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October 19, 2012
Grand Celebration of Renovated and Expanded Art Gallery Set for December 12; Collection Galleries Open as Installation Progresses, Featuring Many New Acquisitions
On December 12, 2012, the Yale University Art Gallery will celebrate the grand opening of its multiyear renovation and expansion project
This important initiative, which has been accompanied by parallel growth in the museum’s holdings, will enable the Gallery not only to enhance its role as one of the nation’s most prominent teaching institutions, but also to join the ranks of the country’s leading public art museums. Moreover, in keeping with its mission of making its collections broadly accessible, the Gallery will open individual galleries as they are installed, enabling faculty and students to use the objects in coursework and allowing public access to the art on view (see page two).
Jock Reynolds, the Henry J. Heinz II Director of the Yale University Art Gallery, notes, “The reinstallation of the Gallery following its renovation and expansion is a stunning testament to the transformation that this project has achieved. The new galleries are superb places for viewing art, providing space for generous installations in which recently acquired works enable new perspectives on longtime favorites. As we near completion of the project, we are able to see anew the remarkable depth and sweep of the Gallery’s holdings.”
The expansion and renovation have been designed and led by Duncan Hazard and Richard Olcott, partners in the New York City-based Ennead Architects (formerly Polshek Partnership). Mr. Hazard is also the lead architectural planner for the University’s Master Plan for the Yale Arts Area, of which the Gallery renovation is a key element. The $135 million* project has increased the space occupied by the museum from one-and-a-half buildings—the 1953 modernist structure designed by Louis Kahn and approximately half of the 1928 “Old Yale Art Gallery,” designed by Egerton Swartwout—to three, encompassing the Kahn building, the entire Old Yale Art Gallery, and the contiguous 1866 Street Hall, designed by Peter Bonnett Wight (and home to the Gallery from 1867 to 1928). The project has united the three buildings into a cohesive whole while maintaining the distinctive architectural identity of each.
Mr. Reynolds continues, “We are deeply grateful to all of the Yale alumni and friends—including our Board of Governors—who have made this initiative possible, and especially for the visionary leadership of Yale President Richard C. Levin, who has supported the project from its inception.”
The expanded and renovated Gallery contains 69,975 square feet of exhibition space, compared to 40,266 square feet prior to the expansion, and occupies the length of one-and-a-half city blocks. Collection galleries currently open to visitors include those devoted to African, Asian, and Pre-Columbian art, located in the Louis Kahn building; and the galleries of ancient art, European art, coins and medals, and contemporary art, all located in the Old Yale Art Gallery. (In the newly installed galleries, work on such components as lighting, labels, and wall text continue in the coming months, perhaps limiting access to or even closing some of them.)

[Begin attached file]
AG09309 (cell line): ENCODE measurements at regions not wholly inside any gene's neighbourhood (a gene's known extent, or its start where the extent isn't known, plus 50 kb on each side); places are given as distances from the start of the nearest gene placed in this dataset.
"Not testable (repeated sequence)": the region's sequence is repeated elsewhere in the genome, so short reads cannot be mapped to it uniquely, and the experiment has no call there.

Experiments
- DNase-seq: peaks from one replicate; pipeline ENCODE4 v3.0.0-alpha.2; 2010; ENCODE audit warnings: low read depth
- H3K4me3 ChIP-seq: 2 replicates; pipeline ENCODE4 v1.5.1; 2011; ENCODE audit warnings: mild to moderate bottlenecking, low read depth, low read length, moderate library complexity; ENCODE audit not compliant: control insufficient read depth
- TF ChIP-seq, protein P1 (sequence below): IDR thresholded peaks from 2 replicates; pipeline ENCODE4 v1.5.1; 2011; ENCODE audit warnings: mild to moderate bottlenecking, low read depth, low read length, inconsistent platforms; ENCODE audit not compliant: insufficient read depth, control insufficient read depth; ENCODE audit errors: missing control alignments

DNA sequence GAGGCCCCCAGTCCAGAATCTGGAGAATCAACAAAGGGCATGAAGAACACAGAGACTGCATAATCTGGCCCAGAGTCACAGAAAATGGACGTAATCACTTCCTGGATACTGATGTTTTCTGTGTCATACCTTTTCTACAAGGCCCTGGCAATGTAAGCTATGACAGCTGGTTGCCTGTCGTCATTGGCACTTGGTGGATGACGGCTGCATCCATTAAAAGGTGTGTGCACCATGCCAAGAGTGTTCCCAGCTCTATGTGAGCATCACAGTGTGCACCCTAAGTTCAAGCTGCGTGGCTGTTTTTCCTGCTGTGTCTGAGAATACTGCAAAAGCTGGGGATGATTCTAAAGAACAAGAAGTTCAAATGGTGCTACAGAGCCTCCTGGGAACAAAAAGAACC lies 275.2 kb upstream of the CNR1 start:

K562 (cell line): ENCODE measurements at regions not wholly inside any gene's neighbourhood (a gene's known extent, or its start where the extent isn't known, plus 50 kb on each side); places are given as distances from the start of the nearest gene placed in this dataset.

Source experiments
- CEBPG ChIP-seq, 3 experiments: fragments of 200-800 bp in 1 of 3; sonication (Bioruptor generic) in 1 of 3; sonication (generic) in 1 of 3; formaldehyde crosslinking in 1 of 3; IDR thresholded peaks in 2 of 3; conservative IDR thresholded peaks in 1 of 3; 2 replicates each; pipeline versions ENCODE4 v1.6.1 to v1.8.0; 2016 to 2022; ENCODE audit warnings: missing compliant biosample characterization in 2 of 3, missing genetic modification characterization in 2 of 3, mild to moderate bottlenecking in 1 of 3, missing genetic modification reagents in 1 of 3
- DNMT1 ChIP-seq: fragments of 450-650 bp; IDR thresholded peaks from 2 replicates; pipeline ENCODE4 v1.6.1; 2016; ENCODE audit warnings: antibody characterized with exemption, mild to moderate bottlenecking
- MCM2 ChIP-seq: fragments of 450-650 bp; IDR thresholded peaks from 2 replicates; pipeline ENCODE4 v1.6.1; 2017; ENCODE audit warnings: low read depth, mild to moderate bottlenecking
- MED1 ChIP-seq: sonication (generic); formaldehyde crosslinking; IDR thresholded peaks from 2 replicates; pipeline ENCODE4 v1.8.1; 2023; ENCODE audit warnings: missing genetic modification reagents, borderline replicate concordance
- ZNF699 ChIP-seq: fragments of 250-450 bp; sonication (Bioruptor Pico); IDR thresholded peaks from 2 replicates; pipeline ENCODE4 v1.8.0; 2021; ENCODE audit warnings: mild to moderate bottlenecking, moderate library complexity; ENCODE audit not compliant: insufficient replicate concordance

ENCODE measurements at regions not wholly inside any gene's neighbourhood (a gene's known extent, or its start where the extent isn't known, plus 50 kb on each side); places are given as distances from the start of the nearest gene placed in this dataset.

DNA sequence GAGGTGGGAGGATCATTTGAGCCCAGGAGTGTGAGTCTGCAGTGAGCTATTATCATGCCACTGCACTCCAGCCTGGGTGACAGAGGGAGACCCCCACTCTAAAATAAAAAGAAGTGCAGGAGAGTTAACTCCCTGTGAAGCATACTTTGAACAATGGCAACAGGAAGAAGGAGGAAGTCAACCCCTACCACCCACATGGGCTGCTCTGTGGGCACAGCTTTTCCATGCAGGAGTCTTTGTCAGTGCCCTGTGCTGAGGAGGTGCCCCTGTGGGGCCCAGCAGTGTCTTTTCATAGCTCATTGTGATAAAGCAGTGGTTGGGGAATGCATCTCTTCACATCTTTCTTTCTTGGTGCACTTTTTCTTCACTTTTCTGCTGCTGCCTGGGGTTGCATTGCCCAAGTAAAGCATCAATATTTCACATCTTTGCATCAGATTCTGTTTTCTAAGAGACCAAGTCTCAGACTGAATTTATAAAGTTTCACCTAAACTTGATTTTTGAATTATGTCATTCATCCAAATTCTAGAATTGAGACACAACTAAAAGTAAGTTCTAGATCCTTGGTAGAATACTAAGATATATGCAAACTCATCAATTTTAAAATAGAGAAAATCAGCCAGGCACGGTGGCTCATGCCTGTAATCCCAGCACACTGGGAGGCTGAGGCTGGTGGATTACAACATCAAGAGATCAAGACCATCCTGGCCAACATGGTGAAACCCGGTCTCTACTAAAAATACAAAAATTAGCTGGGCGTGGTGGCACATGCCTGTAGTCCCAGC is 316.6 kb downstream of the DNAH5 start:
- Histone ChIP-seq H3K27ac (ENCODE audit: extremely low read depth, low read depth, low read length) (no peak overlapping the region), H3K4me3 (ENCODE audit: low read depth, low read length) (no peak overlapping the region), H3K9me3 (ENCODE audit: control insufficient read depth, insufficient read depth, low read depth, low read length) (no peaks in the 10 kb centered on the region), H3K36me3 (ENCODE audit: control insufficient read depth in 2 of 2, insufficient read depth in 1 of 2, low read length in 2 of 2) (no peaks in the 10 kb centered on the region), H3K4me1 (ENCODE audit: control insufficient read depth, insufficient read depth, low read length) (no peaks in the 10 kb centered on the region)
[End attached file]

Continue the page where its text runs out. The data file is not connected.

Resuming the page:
Installation of the new galleries of Indo-Pacific art, American paintings and sculpture, American decorative arts, modern art, and photography, and a number of study galleries including one on the art of Islam, will be completed during the fall.
The formal opening of the expanded Yale University Art Gallery will be celebrated with a ribbon-cutting ceremony on Wednesday, December 12, 2012, at noon, with remarks by Mr. Reynolds, Yale’s Deputy Provost Peter Salovey and Dean of Yale College Mary Miller; Mr. Hazard and Mr. Olcott; and New Haven Mayor John DeStefano, Jr.
Highlights of Recent Acquisitions
Visitors to the expanded and renovated Art Gallery will encounter not only long-celebrated treasures, such as Frans Hals’s double portrait De Heer Bodolphe and Mevrouw Bodolphe (1643), John Trumbull’s The Declaration of Independence (1786–1820), Vincent van Gogh’s The Night Café (1888), Marcel Duchamp’s Tu m’ (1918), and early-American period rooms, among many others, but also some 1,100 new acquisitions. These have been selected from among approximately 57,000 works generously donated to the Gallery since 1998, when plans for the expansion began.
Recent acquisitions range from paintings, sculptures, photographs, drawings, and prints, to decorative arts and design objects, and they encompass a broad range of cultures and historic eras.
Download the press release for highlights of new works on view in each curatorial department.